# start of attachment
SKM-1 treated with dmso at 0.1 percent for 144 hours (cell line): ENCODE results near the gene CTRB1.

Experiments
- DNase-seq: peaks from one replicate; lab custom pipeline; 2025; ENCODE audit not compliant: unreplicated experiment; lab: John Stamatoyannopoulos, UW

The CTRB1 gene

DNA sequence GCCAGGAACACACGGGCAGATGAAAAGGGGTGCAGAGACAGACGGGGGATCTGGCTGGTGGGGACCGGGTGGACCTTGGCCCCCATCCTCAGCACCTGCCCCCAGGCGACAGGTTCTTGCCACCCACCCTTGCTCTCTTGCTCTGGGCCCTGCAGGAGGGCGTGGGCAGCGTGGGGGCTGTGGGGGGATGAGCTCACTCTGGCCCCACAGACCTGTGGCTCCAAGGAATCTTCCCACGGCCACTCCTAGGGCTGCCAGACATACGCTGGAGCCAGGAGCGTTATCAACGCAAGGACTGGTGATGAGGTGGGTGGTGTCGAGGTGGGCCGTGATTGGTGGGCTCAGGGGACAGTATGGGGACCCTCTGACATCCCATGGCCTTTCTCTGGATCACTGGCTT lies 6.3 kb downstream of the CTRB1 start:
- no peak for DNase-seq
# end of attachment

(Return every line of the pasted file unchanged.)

SKM-1 treated with dmso at 0.1 percent for 144 hours (cell line): ENCODE results near the gene CTRB1.

Experiments
- DNase-seq: peaks from one replicate; lab custom pipeline; 2025; ENCODE audit not compliant: unreplicated experiment; lab: John Stamatoyannopoulos, UW

The CTRB1 gene

DNA sequence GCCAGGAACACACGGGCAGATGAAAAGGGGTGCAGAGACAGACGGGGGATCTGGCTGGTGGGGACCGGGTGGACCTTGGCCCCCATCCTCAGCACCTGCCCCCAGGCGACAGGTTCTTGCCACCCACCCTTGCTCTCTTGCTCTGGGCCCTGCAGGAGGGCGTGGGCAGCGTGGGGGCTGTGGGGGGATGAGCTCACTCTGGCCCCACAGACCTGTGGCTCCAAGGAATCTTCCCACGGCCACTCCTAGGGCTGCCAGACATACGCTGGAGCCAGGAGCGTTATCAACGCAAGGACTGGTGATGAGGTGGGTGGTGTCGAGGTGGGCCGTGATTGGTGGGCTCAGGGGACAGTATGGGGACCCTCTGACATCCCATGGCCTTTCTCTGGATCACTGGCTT lies 6.3 kb downstream of the CTRB1 start:
- no peak for DNase-seq